A baby robot told how many germs and dust babies breathe

Scientists have experimentally proved that crawling on the carpet baby breathes 4 times more microbes and dust than adults. But is it so bad?

Researchers from Purdue University have developed an unusual robot in an experiment designed to show how microbes and small children interact in the most ordinary house. They made a foil-wrapped botless foot, which frightfully realistically imitated a child crawling on the belly. After the launch, the robot crawled along the carpets taken from real apartments, after which the adult volunteer also went through the same path. While the experiment lasted, special filters on the site collected air samples, and laser detectors tracked the movement of the smallest particles of dust and biological structures.


 
Why was it necessary? According to the engineer Brandon Bour, the lead author of the study, modern equipment used to track biological agents, highlights bacterial cells, fungal spores and pollen, causing them to fluoresce on the instrument screen. Thus, scientists clearly were able to distinguish between bioparticles and ordinary dust. As it turned out, while moving crawling on the carpet, the baby creates a cloud of dust, which is 20 times the visible trace. As a consequence, a child with each breath swallows 4 times more biological objects than an adult, because it is closest to the source of pollution. In addition, it should be noted that the body of an adult man is much better at cleaning up the airways due to the formed immunity and developed nasopharynx.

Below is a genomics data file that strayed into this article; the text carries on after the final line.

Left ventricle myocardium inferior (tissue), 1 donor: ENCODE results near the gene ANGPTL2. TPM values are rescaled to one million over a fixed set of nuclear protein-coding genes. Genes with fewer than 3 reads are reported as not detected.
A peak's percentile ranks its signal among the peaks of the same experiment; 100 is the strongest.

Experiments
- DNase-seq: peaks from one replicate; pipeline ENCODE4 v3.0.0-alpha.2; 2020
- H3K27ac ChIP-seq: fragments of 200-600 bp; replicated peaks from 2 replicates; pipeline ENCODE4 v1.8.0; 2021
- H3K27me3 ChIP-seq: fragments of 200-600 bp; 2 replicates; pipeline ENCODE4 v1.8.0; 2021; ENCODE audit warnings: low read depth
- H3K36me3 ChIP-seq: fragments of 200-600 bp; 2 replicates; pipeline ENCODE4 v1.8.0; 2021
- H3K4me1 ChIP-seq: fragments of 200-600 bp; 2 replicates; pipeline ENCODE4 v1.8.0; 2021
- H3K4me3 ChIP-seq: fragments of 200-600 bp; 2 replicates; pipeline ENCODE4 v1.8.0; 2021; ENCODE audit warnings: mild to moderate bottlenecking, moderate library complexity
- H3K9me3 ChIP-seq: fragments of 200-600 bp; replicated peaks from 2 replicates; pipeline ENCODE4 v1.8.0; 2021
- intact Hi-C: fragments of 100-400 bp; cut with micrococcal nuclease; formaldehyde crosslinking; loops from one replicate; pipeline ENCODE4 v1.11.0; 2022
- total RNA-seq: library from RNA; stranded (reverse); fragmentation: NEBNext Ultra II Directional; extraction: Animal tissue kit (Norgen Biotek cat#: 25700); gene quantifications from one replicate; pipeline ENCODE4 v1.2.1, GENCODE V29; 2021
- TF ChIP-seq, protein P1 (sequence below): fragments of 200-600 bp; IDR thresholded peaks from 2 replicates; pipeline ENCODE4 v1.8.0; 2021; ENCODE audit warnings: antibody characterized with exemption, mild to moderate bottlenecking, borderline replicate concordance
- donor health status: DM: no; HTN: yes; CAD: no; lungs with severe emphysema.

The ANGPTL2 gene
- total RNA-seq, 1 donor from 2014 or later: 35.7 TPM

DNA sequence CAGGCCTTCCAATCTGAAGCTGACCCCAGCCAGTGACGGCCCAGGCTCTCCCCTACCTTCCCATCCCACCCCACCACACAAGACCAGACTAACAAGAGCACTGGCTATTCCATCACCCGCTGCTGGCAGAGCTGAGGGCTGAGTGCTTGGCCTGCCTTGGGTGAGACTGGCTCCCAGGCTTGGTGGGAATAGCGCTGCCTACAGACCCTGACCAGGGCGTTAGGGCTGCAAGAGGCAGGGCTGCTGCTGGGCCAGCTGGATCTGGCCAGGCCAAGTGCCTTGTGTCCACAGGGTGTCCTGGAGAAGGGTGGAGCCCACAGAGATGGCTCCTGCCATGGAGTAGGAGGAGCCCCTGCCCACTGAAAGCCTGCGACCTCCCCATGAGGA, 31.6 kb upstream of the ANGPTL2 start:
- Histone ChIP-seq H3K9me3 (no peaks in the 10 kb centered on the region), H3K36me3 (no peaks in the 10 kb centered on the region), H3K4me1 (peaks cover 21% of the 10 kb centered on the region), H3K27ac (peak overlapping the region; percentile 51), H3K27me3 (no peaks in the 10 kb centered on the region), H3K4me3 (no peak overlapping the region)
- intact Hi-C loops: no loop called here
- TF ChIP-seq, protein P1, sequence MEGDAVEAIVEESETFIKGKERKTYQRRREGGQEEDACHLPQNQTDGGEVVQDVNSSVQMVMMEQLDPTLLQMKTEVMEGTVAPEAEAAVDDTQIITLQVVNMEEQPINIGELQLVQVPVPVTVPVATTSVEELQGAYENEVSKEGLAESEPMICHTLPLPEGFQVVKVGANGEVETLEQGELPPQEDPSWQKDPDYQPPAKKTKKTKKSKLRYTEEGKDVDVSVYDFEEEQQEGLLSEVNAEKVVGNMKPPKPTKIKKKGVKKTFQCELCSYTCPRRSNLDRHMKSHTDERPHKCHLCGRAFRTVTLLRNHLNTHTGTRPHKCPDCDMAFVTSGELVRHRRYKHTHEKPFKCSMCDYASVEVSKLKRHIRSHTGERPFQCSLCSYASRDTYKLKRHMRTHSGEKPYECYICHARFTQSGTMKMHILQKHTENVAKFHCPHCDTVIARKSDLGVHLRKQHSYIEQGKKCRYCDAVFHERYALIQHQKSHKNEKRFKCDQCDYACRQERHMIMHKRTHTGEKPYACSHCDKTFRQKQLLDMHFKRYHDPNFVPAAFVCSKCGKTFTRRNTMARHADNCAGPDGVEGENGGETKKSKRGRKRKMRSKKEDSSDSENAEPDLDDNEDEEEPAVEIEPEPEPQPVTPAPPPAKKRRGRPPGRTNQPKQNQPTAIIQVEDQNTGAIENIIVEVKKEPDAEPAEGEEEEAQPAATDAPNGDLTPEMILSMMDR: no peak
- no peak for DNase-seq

Does this mean that small children should be kept in any way from contact with the floor? I think no. On the contrary, this “excessive” infection of the body with external agents serves an excellent training for the immune system of the child: without it, it simply does not have enough strong immunity. Studies have repeatedly confirmed that people who grow up in “dirty” from the biological point of view of places (on farms, in villages, in an environment with a large number of animals, etc.), immunity is much stronger than the average inhabitant of the megalopolis, and autoimmune diseases appear much less often.

However, do not forget about the banal rules of hygiene. Regular cleaning, perhaps, will not make the apartment or house sterile, but will definitely help to avoid inhaling excess dust and bacteria for the whole family.